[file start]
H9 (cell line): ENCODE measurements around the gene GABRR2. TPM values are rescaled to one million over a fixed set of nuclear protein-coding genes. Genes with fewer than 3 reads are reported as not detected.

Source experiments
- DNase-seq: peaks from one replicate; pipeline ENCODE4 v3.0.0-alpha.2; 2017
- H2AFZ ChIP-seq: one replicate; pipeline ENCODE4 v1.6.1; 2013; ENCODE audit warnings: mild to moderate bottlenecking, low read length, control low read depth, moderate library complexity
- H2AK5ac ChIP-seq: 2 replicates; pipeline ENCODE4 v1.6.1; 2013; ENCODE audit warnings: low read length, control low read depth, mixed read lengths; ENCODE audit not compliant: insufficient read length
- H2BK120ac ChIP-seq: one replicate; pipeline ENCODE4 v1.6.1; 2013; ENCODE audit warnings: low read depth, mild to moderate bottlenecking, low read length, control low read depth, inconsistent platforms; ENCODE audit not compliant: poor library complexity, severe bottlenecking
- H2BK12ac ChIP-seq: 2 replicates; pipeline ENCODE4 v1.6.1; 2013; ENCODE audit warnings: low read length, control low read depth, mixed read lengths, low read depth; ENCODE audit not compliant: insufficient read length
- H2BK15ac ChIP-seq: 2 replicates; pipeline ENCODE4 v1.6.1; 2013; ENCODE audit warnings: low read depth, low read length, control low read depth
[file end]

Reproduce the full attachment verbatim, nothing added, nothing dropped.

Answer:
H9 (cell line): ENCODE measurements around the gene GABRR2. TPM values are rescaled to one million over a fixed set of nuclear protein-coding genes. Genes with fewer than 3 reads are reported as not detected.

Source experiments
- DNase-seq: peaks from one replicate; pipeline ENCODE4 v3.0.0-alpha.2; 2017
- H2AFZ ChIP-seq: one replicate; pipeline ENCODE4 v1.6.1; 2013; ENCODE audit warnings: mild to moderate bottlenecking, low read length, control low read depth, moderate library complexity
- H2AK5ac ChIP-seq: 2 replicates; pipeline ENCODE4 v1.6.1; 2013; ENCODE audit warnings: low read length, control low read depth, mixed read lengths; ENCODE audit not compliant: insufficient read length
- H2BK120ac ChIP-seq: one replicate; pipeline ENCODE4 v1.6.1; 2013; ENCODE audit warnings: low read depth, mild to moderate bottlenecking, low read length, control low read depth, inconsistent platforms; ENCODE audit not compliant: poor library complexity, severe bottlenecking
- H2BK12ac ChIP-seq: 2 replicates; pipeline ENCODE4 v1.6.1; 2013; ENCODE audit warnings: low read length, control low read depth, mixed read lengths, low read depth; ENCODE audit not compliant: insufficient read length
- H2BK15ac ChIP-seq: 2 replicates; pipeline ENCODE4 v1.6.1; 2013; ENCODE audit warnings: low read depth, low read length, control low read depth